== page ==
The 51-year old Tour vet claimed his first win in seven years with a clutch 64 on Sunday. Here are the numbers that made all the difference.
The Charlotte, N.C. native clearly felt right at home on the greens in Greensboro. He ranked third for the week in strokes gained putting, marking just the second time in 16 starts this season that Love has been in positive territory in that category. Love came into the week ranked 182nd in strokes gained putting, and has broken the top 100 only once (97th in 2012) over the last six seasons.
Love didn’t just putt for dough this week, he also put on a show off the tee, ranking T-10 with 40 fairways hit. That may seem like a modest number, but the 51-year old came into the week ranked 67th in driving accuracy, his best showing since 1999 when he ranked 25th.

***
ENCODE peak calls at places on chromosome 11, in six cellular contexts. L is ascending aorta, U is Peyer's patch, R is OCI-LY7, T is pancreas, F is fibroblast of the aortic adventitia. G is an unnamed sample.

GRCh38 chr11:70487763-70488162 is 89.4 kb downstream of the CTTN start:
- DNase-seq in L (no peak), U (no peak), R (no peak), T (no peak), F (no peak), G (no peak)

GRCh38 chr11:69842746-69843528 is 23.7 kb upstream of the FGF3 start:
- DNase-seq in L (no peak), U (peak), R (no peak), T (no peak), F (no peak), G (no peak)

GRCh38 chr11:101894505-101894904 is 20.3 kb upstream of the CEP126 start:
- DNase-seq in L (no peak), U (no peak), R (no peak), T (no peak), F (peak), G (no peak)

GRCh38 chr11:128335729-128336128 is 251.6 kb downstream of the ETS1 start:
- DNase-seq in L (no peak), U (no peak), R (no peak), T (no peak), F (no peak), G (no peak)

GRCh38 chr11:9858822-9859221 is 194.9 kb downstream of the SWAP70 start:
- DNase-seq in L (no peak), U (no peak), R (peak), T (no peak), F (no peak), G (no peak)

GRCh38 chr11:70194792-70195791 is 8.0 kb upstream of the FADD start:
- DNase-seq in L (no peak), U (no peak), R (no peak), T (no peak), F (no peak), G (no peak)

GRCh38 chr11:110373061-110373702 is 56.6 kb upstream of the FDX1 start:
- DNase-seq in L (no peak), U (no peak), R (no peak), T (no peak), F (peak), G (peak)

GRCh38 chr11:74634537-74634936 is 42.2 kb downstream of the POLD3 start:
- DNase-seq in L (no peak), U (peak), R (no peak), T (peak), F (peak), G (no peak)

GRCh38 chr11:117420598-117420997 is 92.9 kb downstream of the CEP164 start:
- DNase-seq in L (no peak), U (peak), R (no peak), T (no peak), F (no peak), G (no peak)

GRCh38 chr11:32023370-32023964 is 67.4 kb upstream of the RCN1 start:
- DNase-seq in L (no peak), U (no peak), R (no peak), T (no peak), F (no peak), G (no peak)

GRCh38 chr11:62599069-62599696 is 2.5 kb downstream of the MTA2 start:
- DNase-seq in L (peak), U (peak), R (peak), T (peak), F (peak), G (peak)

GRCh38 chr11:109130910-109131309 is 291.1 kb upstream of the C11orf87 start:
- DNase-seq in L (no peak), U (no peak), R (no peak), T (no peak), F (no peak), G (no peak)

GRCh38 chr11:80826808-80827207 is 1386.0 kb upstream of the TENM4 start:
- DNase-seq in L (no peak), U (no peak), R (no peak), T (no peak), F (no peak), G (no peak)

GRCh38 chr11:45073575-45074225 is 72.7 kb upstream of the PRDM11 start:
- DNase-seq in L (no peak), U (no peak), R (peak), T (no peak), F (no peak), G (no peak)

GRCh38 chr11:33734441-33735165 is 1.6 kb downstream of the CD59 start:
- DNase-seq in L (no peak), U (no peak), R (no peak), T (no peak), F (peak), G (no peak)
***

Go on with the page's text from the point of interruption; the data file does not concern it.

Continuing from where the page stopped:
51 years, 4 months, 10 days
Love’s age — as of Sunday — puts him third on the list of the PGA Tour’s all-time oldest winners. He trails Art Wall, who was 51 years, 7 months, 10 days old when he won the 1975 Greater Milwaukee Open, and Sam Snead who was 52 years, 10 months, 8 days old when he won the Wyndham Championship on the very same track in 1965. Plus, with at least one win in the 80s, 90s, 2000s and 2010s, Love is now just one of three players to win at least once in four different decades, joining Snead, who won in the 30s, 40s, 50s and 60s, and Raymond Floyd, who was victorious in the 60s, 70s, 80s and 90s.
Despite posting bogeys on the 1st and 7th holes on Sunday, Love played holes 2 thru 6 at 6-under par thanks to four birdies and an eagle on the fifth. Love wasn’t done yet: he also knocked down a key eagle on the par-5 15th.